This is pretty darn strong motivation to keep tight control over the inmates with whom they’re in cahoots. If one of their own, someone who knows all the secrets (like Hal), then becomes an inmate himself, that person’s life is in jeopardy from the moment the cell door closes behind him.
The victim Katie’s best friend, Patti, becomes an obvious suspect because, to quote Jessica Rabbit, she’s not bad, she’s just drawn that way. How hard was it to create a modern femme fatale who wasn’t also a caricature?
Actually, the cool thing about Patti is that she’s really a good person. Look at what she actually does and—with perhaps the exception of her relationship with Hal—she’s a very sweet and loveable person. Okay, so she’s also stupidly beautiful and rich, which normally in fiction means she’s a bad person, but in actual fact she’s not. And I loved playing around with those inherent contradictions.
Sheriff Burt Cushing is the corrupt law enforcement official the average person dreads, so one can only imagine how his prisoners feel about him. Is he based on anybody in particular?
Let’s just say that there have been a couple of San Francisco Sheriffs who seemed to lend verisimilitude to this character.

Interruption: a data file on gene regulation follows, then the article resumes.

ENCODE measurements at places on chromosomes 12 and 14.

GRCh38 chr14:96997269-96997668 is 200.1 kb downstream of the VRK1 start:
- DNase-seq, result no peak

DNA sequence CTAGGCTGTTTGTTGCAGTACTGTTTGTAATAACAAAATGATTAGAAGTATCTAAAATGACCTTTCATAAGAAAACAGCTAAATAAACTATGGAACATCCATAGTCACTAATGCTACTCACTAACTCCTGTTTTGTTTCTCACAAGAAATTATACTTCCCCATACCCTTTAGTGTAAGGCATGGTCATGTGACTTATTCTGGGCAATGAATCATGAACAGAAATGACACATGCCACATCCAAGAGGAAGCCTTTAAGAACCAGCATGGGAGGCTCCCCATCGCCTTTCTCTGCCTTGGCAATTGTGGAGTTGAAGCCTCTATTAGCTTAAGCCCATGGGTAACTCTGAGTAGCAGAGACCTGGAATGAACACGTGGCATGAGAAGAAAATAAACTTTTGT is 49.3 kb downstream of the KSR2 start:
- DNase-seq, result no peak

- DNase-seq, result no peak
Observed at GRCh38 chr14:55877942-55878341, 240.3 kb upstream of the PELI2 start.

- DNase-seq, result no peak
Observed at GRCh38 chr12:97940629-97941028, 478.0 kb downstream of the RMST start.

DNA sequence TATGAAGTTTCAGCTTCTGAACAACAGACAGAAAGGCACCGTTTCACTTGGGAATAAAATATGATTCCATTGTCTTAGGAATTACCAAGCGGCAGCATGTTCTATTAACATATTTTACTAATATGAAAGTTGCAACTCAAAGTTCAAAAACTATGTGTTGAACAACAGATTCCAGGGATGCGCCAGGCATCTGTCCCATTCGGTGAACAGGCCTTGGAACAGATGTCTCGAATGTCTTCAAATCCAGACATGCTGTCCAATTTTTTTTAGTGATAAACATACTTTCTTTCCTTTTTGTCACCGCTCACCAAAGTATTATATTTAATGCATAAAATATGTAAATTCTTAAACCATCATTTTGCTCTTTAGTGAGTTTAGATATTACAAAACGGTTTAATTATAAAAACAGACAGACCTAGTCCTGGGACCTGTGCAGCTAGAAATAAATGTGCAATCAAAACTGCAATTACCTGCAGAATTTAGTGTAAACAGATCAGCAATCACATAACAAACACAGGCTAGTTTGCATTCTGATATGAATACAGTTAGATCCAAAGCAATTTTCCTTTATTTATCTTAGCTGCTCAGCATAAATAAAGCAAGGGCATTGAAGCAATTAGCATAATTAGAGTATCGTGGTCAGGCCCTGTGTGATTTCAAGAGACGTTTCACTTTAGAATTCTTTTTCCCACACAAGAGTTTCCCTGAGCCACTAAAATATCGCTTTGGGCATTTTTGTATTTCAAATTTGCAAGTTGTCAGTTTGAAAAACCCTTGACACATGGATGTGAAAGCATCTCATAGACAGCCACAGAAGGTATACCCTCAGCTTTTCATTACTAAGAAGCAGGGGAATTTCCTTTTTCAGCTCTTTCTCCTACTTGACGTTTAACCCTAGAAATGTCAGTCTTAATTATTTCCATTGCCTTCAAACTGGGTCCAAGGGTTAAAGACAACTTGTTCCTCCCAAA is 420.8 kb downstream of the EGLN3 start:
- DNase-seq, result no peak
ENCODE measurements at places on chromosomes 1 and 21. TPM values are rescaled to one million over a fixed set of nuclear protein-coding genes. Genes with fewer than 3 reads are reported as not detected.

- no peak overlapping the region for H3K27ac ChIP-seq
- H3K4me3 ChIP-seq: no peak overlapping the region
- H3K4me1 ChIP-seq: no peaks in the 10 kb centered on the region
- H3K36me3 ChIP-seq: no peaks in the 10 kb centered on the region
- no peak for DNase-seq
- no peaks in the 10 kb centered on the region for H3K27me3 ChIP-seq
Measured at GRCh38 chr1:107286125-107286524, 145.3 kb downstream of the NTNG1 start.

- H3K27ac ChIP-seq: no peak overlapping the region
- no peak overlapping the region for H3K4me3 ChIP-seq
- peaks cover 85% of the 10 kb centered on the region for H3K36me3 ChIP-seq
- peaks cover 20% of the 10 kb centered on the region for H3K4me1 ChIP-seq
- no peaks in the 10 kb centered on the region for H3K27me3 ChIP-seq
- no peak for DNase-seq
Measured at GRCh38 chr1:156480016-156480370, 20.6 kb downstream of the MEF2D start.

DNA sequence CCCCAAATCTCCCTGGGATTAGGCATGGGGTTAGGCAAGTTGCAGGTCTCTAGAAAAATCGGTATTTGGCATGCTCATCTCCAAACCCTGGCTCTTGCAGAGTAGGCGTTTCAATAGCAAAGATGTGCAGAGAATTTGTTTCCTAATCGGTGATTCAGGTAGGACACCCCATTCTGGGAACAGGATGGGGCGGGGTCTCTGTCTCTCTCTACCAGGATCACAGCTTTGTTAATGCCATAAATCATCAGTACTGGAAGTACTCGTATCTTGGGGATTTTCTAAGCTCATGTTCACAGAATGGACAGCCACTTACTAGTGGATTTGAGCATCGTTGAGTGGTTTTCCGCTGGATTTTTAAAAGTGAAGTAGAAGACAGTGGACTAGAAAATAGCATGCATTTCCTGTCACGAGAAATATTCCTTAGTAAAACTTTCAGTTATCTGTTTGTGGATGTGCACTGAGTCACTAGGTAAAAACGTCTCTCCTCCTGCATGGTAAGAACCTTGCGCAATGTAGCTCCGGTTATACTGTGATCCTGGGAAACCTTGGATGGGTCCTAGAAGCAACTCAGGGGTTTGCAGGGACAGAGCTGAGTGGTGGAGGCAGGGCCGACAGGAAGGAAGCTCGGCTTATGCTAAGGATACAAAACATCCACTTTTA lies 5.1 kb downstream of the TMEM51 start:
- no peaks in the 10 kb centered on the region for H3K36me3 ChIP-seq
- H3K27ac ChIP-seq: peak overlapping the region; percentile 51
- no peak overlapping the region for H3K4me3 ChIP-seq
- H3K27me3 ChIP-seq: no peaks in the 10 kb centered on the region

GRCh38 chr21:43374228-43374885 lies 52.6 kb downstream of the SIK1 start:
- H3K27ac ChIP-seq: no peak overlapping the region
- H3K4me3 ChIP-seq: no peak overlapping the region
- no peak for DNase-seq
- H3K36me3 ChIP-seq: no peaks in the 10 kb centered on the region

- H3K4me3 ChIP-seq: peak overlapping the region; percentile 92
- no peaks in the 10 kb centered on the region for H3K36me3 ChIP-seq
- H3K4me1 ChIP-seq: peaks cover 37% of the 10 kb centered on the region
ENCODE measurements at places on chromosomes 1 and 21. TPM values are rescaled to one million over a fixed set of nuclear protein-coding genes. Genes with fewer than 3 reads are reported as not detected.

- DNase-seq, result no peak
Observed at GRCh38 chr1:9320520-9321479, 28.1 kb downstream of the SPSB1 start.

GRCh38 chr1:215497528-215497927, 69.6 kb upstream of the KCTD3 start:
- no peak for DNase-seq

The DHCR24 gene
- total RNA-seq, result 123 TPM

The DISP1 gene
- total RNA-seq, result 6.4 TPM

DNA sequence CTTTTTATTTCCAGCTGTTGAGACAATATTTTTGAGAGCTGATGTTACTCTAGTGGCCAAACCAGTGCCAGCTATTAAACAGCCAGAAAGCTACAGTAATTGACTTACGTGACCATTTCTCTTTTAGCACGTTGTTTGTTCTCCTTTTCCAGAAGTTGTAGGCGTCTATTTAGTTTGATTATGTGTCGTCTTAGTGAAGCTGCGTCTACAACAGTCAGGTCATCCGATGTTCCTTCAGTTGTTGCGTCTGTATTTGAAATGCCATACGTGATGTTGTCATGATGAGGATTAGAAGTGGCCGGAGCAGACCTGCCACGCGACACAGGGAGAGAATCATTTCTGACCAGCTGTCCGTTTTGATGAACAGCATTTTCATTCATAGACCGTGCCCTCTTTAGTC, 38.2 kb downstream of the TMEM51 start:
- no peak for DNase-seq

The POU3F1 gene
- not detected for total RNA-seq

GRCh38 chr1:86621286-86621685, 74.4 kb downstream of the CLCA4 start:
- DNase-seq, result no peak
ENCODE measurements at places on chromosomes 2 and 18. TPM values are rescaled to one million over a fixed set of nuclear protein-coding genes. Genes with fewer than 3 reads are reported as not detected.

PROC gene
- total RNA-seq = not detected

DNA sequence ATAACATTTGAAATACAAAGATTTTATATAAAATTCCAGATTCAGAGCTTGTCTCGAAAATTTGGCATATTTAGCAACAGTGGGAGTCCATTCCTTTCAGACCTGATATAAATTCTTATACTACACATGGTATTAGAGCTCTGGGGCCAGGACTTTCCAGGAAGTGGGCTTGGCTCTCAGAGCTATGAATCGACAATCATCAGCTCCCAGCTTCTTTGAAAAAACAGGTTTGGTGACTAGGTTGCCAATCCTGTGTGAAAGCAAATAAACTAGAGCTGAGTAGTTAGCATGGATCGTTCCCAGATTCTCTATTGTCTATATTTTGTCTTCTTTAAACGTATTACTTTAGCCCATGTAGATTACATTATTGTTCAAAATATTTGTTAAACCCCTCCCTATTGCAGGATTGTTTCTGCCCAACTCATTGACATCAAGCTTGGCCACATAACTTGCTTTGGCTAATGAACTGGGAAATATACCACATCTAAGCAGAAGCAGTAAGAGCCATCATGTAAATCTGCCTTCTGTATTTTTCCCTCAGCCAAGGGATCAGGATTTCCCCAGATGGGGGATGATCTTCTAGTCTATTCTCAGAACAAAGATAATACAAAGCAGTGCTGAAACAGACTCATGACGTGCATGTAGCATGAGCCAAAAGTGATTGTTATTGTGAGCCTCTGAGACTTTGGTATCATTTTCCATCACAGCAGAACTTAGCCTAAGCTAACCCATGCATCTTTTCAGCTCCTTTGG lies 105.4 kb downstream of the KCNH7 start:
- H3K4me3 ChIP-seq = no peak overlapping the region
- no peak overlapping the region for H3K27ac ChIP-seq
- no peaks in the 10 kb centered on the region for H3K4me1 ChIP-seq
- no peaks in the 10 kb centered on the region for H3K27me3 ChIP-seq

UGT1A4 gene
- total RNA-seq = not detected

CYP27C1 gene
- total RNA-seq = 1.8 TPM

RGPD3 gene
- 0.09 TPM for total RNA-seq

Dismas and Frannie, his wife, are now empty nesters. Hey, from what I remember, you’re sort of at that stage of life, too. What do you view as some of the challenges for aging a character gracefully on the page? What other traits do you share?
Great question. The one who’s really going through the big changes in this book is Abe, having been forcibly retired, but he returns to active life because of this case. Hardy and Frannie, on the other hand, seem to be getting along better than ever. There’s even a nice reference to one of their moments of lovemaking in this book which, while not exactly a “sex scene,” has elements of intimacy that make both Hardy and Frannie seem happy and still in love. Spouses who are still making love to each other tend not to “feel” too old to readers. (I hope!)
What book are you working on next for your readers?
“The body fell straight out of the sky.” That’s the first sentence. From there, things get tense for Hardy, his daughter Rebecca, Glitsky, Wes Farrell, and all the gang.